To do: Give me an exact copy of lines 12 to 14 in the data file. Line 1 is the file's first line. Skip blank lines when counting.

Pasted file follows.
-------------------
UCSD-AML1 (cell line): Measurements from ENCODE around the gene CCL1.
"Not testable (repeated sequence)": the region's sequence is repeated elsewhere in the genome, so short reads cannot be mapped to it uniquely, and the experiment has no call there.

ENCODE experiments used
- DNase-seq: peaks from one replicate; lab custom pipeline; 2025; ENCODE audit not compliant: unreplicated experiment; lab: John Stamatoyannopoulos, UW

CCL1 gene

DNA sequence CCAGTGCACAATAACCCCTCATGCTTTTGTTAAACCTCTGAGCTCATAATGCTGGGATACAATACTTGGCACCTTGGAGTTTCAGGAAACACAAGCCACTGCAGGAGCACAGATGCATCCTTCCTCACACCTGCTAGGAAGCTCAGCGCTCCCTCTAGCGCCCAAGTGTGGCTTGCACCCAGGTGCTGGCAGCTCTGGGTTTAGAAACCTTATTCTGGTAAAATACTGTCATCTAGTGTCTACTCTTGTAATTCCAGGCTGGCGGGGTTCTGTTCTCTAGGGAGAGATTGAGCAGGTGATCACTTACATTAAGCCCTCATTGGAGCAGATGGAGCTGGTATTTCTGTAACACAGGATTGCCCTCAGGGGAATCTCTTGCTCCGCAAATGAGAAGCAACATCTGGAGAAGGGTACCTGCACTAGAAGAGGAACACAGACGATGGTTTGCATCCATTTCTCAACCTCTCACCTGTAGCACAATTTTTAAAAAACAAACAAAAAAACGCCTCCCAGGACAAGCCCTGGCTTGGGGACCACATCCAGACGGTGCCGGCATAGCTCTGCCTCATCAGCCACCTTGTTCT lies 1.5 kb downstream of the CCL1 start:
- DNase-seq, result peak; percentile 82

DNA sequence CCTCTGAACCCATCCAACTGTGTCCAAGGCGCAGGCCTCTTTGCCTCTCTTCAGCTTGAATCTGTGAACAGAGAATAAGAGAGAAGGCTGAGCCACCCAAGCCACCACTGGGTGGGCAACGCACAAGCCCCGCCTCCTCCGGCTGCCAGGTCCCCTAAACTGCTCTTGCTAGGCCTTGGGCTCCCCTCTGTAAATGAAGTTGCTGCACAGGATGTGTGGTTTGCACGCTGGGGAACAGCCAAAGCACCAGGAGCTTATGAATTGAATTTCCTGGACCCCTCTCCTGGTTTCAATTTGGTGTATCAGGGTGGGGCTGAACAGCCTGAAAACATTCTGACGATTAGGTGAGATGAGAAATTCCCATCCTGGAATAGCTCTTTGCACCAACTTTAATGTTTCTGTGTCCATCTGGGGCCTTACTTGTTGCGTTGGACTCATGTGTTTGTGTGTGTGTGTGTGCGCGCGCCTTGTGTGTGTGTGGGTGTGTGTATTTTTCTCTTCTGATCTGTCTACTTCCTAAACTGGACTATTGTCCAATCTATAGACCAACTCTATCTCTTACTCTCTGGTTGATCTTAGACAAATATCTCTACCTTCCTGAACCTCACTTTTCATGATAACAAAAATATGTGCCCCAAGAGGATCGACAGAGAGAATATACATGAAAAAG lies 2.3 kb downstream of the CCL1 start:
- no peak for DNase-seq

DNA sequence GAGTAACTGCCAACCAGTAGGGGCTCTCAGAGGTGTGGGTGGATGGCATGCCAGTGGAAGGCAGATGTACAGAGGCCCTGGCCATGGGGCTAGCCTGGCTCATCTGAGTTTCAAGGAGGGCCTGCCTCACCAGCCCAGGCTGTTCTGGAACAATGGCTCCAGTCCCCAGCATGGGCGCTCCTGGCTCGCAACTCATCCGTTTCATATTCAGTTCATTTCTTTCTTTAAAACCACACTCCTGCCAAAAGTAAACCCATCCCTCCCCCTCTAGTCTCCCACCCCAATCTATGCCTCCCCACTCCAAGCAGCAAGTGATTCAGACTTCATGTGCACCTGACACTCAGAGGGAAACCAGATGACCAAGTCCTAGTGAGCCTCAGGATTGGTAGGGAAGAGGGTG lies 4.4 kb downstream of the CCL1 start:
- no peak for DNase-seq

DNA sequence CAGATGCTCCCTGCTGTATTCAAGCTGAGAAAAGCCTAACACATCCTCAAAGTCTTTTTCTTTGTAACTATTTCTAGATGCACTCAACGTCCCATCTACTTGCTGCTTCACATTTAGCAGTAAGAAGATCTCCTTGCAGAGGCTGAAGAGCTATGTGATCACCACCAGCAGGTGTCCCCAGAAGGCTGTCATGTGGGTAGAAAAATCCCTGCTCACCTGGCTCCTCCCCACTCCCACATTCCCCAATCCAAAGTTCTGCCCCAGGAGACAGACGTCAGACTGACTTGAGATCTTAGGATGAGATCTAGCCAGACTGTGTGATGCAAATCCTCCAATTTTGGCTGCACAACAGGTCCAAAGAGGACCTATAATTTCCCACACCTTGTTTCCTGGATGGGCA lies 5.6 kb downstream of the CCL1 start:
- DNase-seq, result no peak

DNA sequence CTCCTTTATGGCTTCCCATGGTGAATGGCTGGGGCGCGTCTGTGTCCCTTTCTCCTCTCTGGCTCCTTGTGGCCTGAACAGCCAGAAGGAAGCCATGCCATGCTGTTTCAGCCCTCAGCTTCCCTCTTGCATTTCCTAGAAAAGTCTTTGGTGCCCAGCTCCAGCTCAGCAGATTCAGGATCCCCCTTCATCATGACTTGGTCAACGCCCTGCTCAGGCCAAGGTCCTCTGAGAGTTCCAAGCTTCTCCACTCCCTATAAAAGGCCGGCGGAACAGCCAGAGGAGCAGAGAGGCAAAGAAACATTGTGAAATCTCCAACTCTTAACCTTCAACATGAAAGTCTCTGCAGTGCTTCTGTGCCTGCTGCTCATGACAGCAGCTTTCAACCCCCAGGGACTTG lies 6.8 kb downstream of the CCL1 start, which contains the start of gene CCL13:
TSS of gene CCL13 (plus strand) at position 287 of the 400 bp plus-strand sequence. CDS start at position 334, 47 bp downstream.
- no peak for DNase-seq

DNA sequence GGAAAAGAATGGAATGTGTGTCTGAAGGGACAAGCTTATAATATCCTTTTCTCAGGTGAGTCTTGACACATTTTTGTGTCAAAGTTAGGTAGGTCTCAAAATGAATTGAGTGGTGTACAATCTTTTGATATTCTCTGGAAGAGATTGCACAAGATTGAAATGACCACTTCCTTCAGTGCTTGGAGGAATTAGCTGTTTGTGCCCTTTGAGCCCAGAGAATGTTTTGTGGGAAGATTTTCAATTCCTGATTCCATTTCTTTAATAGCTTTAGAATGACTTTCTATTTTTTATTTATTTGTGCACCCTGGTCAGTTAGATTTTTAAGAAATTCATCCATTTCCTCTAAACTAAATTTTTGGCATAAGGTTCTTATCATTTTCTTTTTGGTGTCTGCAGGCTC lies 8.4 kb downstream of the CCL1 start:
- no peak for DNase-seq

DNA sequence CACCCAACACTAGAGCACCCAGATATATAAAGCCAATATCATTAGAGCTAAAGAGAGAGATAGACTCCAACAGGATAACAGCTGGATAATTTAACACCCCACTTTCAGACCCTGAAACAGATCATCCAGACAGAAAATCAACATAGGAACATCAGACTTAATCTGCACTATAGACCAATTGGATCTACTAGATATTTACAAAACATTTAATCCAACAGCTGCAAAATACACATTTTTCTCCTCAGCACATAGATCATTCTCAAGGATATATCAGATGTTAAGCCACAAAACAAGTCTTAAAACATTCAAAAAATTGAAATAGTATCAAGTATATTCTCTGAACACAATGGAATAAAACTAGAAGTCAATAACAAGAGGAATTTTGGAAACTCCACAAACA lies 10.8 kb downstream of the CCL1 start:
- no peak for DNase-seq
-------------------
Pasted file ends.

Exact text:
DNA sequence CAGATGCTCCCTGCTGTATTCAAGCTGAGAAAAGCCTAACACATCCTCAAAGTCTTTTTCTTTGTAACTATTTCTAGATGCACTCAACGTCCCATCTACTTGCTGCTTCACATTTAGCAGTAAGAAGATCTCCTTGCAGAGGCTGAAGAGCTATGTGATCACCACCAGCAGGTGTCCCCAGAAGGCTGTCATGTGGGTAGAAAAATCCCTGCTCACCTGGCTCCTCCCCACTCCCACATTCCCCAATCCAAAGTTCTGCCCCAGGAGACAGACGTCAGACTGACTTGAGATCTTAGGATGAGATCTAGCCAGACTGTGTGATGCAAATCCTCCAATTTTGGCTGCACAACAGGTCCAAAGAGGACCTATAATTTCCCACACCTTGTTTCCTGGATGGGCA lies 5.6 kb downstream of the CCL1 start:
- DNase-seq, result no peak

DNA sequence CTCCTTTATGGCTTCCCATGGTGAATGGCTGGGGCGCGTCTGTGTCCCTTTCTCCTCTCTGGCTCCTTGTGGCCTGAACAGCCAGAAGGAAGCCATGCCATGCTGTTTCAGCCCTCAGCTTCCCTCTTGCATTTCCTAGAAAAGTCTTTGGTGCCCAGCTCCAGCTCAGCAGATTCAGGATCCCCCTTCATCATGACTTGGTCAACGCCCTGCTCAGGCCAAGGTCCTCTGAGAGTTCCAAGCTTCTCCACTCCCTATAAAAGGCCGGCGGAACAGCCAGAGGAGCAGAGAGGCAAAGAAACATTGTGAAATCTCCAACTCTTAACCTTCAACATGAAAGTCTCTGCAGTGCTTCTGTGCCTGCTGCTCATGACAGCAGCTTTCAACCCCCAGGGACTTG lies 6.8 kb downstream of the CCL1 start, which contains the start of gene CCL13: